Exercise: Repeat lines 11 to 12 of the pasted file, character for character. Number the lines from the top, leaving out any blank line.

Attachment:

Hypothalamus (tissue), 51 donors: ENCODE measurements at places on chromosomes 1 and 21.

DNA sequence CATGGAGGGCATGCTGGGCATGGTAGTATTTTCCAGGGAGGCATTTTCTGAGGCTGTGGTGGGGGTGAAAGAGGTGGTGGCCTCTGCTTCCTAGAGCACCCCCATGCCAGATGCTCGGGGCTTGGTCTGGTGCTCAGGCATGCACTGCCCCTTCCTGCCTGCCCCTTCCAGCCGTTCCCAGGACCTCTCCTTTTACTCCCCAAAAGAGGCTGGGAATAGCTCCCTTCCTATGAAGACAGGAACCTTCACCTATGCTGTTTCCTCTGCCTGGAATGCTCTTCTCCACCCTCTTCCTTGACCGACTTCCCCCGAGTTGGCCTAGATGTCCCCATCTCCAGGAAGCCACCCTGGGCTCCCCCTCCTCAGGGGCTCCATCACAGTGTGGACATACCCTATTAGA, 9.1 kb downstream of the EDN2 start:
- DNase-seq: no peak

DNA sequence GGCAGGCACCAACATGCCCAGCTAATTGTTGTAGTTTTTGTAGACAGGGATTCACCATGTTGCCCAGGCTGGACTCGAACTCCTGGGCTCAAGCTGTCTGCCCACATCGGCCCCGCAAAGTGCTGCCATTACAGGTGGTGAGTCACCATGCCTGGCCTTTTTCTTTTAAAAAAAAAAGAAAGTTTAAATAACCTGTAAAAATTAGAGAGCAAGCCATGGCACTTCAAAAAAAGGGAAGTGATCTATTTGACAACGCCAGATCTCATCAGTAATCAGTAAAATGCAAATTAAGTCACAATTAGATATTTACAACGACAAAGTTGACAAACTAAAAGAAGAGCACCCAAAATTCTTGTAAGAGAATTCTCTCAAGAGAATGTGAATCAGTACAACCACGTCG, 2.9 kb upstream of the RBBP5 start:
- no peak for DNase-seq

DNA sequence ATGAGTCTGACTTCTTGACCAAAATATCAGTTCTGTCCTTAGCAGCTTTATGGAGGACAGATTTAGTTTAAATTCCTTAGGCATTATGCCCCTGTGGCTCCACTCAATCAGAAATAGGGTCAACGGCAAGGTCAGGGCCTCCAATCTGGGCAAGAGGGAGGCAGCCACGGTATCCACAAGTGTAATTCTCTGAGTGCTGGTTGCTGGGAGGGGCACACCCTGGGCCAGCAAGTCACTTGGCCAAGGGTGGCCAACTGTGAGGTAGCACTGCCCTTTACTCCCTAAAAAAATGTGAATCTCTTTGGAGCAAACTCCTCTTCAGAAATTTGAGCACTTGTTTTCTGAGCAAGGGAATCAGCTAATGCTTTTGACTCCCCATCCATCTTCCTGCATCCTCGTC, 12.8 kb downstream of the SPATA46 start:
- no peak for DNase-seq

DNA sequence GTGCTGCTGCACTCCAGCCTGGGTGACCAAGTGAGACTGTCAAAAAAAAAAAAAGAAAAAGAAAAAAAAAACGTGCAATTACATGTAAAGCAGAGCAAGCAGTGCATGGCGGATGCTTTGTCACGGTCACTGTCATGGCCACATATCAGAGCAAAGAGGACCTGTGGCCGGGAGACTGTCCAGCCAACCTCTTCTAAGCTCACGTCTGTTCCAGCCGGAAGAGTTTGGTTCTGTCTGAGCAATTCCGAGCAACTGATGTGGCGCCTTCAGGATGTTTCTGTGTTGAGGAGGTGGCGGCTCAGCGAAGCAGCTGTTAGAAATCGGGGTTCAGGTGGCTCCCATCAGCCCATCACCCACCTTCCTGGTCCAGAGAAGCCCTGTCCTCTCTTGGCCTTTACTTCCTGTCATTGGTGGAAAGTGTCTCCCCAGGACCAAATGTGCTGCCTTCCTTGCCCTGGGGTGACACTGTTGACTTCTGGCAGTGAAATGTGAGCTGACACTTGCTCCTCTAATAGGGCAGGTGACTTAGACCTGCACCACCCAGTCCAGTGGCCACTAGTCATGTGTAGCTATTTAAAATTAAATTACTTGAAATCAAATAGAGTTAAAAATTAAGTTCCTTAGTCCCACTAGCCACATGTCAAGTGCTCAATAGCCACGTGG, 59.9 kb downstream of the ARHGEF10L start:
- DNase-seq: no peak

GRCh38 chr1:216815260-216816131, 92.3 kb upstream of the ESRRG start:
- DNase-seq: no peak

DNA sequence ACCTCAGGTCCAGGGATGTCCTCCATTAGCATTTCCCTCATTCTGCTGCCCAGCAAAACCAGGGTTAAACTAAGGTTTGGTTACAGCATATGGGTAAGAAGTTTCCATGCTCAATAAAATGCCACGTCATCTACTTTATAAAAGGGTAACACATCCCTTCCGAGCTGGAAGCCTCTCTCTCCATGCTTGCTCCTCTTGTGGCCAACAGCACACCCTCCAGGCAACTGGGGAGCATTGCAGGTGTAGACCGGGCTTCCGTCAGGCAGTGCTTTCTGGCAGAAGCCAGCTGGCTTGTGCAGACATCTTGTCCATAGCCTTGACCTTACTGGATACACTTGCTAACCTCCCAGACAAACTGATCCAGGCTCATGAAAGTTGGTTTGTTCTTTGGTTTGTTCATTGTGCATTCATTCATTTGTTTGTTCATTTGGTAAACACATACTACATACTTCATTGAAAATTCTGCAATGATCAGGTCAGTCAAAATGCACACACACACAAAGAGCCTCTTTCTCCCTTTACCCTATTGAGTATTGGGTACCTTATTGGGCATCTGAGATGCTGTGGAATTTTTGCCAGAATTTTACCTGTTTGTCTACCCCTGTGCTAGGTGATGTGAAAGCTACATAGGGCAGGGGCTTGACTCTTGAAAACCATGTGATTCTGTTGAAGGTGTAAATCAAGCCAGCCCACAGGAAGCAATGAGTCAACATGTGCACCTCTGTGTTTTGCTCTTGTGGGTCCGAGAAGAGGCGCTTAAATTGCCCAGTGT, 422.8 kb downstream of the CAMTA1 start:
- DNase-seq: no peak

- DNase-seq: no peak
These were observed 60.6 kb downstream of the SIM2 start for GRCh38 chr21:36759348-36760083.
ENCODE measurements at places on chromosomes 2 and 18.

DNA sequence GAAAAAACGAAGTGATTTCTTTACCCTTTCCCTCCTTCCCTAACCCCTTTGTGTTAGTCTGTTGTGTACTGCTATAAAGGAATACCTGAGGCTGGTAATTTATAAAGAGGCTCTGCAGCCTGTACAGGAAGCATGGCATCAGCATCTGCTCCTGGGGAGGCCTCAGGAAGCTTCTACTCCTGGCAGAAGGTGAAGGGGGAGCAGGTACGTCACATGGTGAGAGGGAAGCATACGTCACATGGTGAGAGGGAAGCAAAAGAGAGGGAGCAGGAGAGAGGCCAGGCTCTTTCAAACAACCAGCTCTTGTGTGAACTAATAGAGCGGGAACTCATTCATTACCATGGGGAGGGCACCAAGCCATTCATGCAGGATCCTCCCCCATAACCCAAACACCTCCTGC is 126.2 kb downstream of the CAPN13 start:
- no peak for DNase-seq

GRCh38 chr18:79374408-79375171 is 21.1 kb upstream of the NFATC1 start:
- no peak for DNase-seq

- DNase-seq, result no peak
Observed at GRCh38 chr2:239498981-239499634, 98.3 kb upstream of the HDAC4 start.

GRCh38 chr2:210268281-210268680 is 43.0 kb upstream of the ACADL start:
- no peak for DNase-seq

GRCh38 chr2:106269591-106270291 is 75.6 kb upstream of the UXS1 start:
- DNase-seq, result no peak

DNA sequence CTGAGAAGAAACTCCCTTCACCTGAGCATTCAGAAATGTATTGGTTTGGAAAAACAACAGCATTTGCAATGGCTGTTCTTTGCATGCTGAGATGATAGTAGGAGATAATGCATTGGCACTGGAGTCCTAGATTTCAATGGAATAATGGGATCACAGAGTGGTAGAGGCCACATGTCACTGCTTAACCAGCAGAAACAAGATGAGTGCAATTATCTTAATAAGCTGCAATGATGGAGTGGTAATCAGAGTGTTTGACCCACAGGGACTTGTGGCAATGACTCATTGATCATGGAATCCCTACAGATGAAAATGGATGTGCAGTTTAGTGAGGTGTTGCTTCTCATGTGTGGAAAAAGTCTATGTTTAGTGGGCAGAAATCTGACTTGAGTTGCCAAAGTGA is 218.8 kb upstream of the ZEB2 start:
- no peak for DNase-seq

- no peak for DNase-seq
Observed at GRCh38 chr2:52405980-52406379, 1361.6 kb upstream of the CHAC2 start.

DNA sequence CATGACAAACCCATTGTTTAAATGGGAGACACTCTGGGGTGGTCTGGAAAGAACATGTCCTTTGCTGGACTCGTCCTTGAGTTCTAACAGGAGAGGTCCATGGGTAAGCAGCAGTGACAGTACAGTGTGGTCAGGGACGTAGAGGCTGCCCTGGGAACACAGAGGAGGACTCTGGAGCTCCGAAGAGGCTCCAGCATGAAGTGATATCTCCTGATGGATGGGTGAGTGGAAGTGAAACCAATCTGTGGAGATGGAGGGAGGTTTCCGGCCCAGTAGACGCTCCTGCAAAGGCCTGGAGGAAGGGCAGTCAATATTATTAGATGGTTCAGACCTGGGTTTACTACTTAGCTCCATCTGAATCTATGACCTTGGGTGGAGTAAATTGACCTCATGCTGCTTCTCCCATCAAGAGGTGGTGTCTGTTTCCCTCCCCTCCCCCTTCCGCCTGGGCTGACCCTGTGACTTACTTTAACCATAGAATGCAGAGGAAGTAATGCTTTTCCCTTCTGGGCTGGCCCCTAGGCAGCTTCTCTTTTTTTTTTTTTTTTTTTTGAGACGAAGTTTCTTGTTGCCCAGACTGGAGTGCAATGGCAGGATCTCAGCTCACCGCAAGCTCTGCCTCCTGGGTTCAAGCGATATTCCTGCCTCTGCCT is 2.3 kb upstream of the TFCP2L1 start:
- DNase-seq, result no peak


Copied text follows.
- DNase-seq: no peak

DNA sequence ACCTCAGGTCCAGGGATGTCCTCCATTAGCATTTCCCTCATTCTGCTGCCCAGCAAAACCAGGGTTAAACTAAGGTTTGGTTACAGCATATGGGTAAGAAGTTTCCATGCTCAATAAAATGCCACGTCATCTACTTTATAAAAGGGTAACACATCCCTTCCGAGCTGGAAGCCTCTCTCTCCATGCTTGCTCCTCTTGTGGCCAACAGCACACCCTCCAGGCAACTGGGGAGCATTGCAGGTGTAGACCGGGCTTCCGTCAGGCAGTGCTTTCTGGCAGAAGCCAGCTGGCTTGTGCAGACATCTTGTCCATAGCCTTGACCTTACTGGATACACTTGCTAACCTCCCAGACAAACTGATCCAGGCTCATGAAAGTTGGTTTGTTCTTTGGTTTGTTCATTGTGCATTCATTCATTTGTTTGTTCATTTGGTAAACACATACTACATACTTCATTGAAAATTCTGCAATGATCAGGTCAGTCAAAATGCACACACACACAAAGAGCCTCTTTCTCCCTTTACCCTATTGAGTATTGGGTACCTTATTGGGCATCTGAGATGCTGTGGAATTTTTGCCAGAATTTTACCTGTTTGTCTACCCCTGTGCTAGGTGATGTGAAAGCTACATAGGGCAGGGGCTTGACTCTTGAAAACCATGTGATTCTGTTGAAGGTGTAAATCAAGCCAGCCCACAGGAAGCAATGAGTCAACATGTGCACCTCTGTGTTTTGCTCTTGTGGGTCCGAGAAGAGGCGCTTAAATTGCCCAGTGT, 422.8 kb downstream of the CAMTA1 start: